The need of a newsletter was also consequently felt and in February 1989, the quarterly Ar-Rasheed, was launched.
The 1990’s inaugurated the organisation into a completely new era: an era of rapid change, expansion, and diversification. The need for providing counseling services for the Muslim community was realized in 1992 by three Muslim women who had identified the demand for professional psycho-social services in the community. This prompted a partnership with the Jamiatul Ulama South Africa and thus the establishment of the Islamic Careline.
In 1994, the Jamiatul Ulama South Africa was one of the prime movers in the formation of the United Ulama Council of South Africa (UUCSA), a national ‘Ulamâ body representing Muslims on national issues. Today, the council has seven ‘Ulamâ bodies as its members. In the same year, a high powered ‘Ulamâ delegation under the auspices of UUCSA also met with former President Nelson Mandela, who gave his personal assurance that his government would ensure that all obstacles are removed in the path of Muslims for the recognition of Muslim marriages.
Among the many researched memorandums which the Jamiatul Ulama South Africa submitted to the government included the issue of pornography, abortion, the introduction of religious education in state schools, capital punishment and many others.
Over the past two decades the Jamiatul Ulama South Africa’s commitment towards bringing the work of Da’wah to a wider audience has seen the formation and significant growth of their radio station, Radio Islam 1548. Although the radio station was established in 1993, it was only granted a license in April 1997 and its first signal broadcast was on the 10 April 1997. The station has an extremely wide listener base, with its programming content appealing to both young and old. Through the air-to-air medium the Ummah has now the ability to interact with each other over broader issues. In essence, Radio Islam has become the focal point as a learning channel for many families.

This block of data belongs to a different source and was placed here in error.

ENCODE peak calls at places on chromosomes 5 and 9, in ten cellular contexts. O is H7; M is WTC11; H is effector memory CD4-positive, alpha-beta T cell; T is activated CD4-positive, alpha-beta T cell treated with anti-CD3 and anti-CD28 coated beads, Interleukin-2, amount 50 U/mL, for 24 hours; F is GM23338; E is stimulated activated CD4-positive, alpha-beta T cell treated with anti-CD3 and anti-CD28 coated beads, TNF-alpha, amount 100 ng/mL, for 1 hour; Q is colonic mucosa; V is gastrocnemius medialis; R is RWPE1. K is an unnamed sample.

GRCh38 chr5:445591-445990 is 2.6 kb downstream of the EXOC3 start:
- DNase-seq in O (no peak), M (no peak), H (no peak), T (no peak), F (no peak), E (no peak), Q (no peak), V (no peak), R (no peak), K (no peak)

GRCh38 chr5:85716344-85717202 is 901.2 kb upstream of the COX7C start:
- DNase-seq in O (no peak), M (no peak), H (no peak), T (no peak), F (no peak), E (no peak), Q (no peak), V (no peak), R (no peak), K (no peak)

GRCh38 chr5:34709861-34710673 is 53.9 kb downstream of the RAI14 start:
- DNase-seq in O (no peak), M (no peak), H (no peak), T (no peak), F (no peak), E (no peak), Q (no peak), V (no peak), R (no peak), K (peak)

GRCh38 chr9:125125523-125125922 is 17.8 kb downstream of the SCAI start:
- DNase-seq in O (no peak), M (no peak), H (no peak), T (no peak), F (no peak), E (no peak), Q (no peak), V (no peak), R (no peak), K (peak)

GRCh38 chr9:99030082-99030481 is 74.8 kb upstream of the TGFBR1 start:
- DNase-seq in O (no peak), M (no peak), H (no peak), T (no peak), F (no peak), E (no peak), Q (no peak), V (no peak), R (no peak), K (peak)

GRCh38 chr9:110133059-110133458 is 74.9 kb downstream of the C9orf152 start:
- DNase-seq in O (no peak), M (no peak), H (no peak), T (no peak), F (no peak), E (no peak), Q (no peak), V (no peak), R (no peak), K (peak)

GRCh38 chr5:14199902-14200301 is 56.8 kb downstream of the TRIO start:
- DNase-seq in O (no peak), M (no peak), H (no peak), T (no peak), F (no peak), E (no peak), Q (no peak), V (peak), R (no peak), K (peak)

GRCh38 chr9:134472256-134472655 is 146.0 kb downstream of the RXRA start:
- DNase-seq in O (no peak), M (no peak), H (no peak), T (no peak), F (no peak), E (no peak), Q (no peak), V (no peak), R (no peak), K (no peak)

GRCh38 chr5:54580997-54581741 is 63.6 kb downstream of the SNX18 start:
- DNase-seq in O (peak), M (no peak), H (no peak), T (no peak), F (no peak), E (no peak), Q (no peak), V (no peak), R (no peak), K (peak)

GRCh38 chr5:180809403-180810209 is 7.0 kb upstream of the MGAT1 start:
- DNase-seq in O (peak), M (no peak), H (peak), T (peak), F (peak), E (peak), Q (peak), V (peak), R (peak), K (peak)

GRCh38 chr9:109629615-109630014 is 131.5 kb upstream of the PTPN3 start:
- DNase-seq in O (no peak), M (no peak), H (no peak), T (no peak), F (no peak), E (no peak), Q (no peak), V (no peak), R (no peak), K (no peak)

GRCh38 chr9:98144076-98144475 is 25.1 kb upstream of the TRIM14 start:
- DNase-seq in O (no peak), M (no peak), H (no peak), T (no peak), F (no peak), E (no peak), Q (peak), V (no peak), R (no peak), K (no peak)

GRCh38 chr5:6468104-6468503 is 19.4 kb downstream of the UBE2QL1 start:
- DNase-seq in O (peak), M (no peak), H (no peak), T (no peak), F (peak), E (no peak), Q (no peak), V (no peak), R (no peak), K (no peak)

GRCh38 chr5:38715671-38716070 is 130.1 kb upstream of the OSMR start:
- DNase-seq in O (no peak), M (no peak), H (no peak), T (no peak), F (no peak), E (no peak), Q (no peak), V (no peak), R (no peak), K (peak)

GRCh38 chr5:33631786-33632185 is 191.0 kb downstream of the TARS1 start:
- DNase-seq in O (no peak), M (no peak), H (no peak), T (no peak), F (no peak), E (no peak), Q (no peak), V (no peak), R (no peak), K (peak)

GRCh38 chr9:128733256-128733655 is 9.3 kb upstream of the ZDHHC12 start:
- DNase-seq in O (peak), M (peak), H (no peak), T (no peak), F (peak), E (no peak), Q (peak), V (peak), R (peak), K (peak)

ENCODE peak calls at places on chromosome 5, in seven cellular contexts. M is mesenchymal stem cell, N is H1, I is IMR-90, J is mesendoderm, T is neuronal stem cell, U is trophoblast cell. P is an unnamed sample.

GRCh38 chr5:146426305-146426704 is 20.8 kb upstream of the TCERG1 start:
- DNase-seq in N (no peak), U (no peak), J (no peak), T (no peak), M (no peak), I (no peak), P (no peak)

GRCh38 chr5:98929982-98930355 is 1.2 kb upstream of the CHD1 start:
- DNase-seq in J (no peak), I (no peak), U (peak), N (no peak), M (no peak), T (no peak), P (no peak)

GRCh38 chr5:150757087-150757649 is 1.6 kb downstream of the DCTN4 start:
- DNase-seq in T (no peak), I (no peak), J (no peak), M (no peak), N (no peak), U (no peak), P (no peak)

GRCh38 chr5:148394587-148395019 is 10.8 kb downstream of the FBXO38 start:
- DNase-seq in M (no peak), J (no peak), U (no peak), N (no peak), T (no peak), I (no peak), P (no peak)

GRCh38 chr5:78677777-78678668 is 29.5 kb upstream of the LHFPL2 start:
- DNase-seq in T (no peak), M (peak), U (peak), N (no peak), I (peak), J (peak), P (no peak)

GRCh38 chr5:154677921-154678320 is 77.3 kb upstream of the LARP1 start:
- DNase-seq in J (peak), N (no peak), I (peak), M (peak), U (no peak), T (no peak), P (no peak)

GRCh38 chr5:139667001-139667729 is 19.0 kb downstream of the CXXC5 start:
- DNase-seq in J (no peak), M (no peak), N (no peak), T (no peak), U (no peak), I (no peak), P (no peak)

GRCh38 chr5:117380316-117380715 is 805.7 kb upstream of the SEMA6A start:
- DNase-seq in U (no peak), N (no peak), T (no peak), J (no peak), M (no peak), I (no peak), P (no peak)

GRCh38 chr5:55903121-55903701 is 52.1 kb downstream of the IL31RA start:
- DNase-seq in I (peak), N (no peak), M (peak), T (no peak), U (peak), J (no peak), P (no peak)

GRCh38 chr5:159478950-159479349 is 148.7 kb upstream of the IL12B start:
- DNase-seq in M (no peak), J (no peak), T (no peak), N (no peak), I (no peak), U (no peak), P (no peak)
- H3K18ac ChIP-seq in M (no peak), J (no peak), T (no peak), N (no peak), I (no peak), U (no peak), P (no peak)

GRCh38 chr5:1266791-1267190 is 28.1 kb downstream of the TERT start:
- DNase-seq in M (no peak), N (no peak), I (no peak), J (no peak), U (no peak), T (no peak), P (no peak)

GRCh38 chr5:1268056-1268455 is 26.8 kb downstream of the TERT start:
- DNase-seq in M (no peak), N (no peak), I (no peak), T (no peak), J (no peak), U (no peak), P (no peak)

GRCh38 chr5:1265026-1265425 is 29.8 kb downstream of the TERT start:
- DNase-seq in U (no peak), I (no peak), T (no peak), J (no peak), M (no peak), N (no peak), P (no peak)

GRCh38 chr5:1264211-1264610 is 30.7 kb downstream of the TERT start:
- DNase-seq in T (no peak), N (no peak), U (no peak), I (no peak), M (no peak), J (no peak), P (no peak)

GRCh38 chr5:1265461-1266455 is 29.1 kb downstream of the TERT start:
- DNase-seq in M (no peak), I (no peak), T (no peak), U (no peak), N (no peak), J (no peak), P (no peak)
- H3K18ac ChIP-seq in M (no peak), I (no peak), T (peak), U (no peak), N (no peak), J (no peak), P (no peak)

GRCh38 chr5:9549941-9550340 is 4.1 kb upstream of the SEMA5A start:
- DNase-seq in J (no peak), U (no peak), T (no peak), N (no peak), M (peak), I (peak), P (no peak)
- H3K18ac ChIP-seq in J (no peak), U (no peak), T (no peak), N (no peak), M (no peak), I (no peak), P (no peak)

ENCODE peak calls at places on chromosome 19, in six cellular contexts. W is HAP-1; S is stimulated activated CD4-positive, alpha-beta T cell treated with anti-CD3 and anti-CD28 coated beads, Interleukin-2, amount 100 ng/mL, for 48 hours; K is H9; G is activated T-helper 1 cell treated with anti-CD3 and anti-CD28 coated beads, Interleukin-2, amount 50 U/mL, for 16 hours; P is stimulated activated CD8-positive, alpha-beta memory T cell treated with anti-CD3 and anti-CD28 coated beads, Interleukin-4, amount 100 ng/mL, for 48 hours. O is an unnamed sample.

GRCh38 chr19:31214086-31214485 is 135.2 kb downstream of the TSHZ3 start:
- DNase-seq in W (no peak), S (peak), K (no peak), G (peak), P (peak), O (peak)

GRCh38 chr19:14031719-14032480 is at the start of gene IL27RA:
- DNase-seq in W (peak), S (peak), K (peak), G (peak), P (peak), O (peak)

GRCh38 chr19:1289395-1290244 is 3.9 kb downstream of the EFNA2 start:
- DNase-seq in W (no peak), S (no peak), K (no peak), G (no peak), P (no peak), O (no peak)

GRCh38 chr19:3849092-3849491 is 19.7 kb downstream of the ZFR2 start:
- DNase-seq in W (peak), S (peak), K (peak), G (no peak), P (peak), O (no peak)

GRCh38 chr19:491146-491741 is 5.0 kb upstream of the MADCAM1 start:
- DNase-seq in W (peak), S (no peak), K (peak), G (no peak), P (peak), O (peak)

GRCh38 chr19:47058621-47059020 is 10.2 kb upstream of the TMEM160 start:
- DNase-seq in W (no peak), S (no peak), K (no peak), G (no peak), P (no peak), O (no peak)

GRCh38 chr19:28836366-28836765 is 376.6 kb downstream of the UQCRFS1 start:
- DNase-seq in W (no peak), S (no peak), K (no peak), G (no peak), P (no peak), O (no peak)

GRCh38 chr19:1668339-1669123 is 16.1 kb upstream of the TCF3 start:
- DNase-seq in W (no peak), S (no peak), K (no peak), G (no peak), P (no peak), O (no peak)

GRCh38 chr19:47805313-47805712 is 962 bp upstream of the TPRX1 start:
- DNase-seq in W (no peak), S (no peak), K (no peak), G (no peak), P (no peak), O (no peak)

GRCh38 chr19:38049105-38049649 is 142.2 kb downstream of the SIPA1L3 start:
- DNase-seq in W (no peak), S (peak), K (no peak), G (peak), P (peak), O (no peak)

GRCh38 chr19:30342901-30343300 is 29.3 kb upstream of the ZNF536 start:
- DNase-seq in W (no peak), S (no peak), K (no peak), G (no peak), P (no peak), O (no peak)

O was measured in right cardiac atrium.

As a result of a range of challenges in the Halaal regulatory industry, a solution was realised in the amalgamation of all role players in the monitoring and certification of Halaal. This arduous and momentous task reached fruition after almost two years of vigorous consultation and negotiation. 95% of stake holders embraced this noble national initiative and against all odds SANHA (South African National Halaal Authority) was finally launched on 20 October 1996. The Jamiatul Ulama South Africa played a significant role in the establishment of this organisation and continues to serve on the executive board of SANHA.
The Transvaal appellation has since been dropped in the official name of the organisation in line with the new political dispensation, hence the new appellation Jamiatul Ulama South Africa.
The expansion of the organisation warranted the need for a bigger and more condusive premises to ensure that the activities of the Jamiatul Ulama South Africa are carried out more effectively and effeciently. In 2001 the Head Office was relocated to Baitul Hamd, 32 Dolly Rathebe Road, in Fordsburg. Ever since, the membership of the organisation has also grown with an excess of 300 members attending the Annual General Meeting each year.
The executive of the Jamiatul Ulama South Africa realized the need to established an institute which would provide such education that would rekindle a holistic scholarship within the disciplines of Arabic and Islamic Studies. After consultation on the matter with various leading international scholars such as Muftî Nizâmudeen RA and Moulana 'Abdullah Kaporawi, it led to the formation of Jâmi‘ah al-Uloom al-Islâmiyyah in 2005. It was envisaged that the institution would provide quality education within a context where Muslim scholars are challenged with understanding Islam in a world where rapid developments have brought about changes of varying types.
The year 2013 marks 90 years since the establishment of the organisation. The Jamiatul Ulama South Africa in no way regards its activities as solely fulfilling all the needs of the Muslim Ummah – far from it. Much is being contributed by other structures of the Ummah and all these activities must complement each other while working in their respective areas of activity. While the need constantly rises, more manpower and resources are needed.